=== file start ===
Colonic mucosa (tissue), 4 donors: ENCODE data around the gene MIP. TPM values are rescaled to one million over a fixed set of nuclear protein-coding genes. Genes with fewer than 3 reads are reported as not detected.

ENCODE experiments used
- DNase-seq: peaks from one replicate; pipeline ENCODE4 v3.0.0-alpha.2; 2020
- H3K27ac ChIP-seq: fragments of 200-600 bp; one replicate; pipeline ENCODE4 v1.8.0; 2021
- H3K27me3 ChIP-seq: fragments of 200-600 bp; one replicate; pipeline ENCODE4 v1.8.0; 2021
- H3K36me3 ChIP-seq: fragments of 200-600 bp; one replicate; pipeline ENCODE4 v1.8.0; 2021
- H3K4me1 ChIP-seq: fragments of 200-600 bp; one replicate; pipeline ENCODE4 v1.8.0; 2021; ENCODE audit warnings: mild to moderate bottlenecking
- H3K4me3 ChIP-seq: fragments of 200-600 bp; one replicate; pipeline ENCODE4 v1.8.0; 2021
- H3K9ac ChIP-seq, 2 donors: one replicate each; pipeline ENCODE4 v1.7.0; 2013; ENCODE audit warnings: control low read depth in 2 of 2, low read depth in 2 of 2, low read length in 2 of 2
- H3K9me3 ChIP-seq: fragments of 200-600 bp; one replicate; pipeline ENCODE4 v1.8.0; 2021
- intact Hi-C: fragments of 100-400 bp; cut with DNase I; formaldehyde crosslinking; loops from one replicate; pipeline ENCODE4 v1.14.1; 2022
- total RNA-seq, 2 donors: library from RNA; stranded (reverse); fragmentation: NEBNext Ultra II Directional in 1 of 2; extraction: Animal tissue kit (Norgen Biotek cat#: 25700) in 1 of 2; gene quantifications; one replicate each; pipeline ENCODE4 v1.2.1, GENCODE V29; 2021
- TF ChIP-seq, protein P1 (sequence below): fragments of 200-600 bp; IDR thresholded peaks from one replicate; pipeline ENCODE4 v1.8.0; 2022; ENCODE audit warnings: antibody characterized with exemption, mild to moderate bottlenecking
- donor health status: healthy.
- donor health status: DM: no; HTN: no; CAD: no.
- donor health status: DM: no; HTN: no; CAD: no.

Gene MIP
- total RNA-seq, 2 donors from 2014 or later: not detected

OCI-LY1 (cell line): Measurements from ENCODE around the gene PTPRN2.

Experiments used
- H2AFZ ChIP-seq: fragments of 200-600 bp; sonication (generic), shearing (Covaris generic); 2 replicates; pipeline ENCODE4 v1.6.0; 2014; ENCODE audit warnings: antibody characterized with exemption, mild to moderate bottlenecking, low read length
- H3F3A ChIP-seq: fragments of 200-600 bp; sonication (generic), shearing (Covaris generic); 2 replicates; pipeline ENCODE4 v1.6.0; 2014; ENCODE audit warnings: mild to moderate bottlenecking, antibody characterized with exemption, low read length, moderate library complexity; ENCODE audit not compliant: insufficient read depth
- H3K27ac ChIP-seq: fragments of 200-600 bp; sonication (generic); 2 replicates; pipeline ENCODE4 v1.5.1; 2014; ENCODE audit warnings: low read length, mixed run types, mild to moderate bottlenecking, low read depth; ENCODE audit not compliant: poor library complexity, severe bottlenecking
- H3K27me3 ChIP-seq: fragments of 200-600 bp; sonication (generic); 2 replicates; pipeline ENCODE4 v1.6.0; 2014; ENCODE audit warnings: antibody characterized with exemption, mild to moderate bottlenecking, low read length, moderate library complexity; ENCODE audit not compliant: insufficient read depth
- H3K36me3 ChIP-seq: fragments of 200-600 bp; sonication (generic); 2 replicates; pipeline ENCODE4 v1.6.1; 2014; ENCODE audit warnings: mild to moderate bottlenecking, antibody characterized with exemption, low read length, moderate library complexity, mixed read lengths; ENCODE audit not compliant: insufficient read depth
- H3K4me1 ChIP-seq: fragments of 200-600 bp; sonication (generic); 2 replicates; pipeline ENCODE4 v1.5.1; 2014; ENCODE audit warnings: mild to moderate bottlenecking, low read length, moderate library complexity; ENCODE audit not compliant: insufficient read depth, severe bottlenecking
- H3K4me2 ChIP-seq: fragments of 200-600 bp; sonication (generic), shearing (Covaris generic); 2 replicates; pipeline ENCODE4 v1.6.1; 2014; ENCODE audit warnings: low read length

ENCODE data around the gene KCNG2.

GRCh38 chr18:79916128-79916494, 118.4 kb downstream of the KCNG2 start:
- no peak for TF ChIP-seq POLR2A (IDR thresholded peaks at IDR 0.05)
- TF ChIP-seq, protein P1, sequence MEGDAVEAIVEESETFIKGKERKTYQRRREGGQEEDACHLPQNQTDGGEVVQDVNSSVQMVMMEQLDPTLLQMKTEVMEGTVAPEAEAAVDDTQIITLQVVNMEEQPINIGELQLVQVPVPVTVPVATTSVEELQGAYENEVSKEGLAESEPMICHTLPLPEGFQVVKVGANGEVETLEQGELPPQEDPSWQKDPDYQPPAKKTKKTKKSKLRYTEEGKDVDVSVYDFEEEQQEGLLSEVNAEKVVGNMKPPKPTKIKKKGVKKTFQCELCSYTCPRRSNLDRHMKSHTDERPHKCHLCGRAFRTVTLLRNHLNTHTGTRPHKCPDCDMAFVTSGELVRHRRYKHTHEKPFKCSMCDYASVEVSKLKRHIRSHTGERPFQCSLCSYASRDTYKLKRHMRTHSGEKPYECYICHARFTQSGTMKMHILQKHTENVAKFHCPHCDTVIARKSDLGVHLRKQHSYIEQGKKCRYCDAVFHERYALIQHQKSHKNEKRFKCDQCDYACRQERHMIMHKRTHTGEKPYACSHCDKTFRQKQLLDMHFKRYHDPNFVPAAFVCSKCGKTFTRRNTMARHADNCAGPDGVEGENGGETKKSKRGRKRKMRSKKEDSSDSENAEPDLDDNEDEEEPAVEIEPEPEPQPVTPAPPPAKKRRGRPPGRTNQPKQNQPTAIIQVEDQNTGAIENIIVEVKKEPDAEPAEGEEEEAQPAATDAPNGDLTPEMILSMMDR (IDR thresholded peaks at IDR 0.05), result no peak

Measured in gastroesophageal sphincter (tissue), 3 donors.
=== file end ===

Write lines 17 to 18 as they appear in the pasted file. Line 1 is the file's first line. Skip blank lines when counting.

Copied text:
Gene MIP
- total RNA-seq, 2 donors from 2014 or later: not detected